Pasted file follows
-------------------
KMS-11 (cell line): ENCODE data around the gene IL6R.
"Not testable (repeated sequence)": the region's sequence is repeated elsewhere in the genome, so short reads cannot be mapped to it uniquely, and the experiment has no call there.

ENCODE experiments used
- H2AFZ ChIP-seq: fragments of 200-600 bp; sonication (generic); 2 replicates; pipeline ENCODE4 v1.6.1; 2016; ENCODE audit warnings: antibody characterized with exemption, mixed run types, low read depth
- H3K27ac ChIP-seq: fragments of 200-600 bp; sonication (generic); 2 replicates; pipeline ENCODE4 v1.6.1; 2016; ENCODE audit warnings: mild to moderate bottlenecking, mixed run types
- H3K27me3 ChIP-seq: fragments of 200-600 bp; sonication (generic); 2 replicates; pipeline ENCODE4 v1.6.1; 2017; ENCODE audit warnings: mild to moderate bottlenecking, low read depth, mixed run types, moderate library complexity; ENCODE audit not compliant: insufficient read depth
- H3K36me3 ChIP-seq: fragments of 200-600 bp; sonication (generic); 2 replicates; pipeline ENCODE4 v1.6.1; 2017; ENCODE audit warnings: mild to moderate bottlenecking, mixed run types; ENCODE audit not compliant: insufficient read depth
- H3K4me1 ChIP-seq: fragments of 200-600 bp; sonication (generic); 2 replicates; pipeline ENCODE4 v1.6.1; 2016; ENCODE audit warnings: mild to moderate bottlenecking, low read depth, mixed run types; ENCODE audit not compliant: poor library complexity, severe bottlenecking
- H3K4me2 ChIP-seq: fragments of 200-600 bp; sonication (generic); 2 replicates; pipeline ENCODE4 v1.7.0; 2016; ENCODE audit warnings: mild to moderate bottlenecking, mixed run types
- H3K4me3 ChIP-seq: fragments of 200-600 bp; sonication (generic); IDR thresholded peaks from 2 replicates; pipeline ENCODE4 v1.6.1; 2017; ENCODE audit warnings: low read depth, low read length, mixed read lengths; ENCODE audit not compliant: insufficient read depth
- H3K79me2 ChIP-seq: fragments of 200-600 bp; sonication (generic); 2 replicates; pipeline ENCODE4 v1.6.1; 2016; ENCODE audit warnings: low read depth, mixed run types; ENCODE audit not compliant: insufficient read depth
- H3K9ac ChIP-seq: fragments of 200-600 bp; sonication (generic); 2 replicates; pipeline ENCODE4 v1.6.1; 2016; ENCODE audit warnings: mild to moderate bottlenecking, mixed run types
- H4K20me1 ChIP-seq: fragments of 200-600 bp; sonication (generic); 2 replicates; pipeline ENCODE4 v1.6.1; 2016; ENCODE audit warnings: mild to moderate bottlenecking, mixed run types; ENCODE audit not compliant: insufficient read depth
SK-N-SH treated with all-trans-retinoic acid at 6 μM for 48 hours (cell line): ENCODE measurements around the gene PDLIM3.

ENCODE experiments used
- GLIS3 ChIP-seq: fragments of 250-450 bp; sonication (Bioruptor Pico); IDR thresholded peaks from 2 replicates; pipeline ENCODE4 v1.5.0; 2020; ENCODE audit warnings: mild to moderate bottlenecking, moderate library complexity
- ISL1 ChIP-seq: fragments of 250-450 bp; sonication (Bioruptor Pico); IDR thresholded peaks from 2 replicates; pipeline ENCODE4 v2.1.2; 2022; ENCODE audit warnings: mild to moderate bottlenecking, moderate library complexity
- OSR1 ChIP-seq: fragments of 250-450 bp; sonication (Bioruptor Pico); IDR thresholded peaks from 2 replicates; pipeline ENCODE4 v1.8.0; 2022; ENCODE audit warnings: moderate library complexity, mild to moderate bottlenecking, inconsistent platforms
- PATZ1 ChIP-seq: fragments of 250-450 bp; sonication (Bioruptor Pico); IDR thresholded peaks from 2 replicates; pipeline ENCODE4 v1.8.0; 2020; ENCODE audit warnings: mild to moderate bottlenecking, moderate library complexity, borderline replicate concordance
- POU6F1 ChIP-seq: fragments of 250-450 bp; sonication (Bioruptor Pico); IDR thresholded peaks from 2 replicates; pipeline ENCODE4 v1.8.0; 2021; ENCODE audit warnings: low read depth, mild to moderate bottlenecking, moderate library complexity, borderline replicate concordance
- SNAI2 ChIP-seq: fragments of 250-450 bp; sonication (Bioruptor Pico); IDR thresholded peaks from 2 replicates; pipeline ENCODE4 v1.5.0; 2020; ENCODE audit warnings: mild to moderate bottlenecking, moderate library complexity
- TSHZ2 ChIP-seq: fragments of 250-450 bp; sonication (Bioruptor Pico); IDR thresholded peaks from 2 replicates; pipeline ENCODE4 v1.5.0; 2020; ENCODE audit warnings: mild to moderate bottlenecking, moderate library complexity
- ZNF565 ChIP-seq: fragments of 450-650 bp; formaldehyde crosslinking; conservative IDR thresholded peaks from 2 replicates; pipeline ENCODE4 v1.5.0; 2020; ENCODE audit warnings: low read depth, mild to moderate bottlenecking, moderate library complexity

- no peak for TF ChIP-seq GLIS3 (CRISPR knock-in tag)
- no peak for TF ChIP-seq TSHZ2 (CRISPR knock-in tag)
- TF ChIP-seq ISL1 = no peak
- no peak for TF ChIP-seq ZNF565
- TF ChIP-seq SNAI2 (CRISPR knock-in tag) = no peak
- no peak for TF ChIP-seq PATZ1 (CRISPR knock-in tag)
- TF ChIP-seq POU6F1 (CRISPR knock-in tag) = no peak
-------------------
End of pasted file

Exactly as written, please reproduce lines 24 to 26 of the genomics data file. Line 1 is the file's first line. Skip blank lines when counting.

- no peak for TF ChIP-seq GLIS3 (CRISPR knock-in tag)
- no peak for TF ChIP-seq TSHZ2 (CRISPR knock-in tag)
- TF ChIP-seq ISL1 = no peak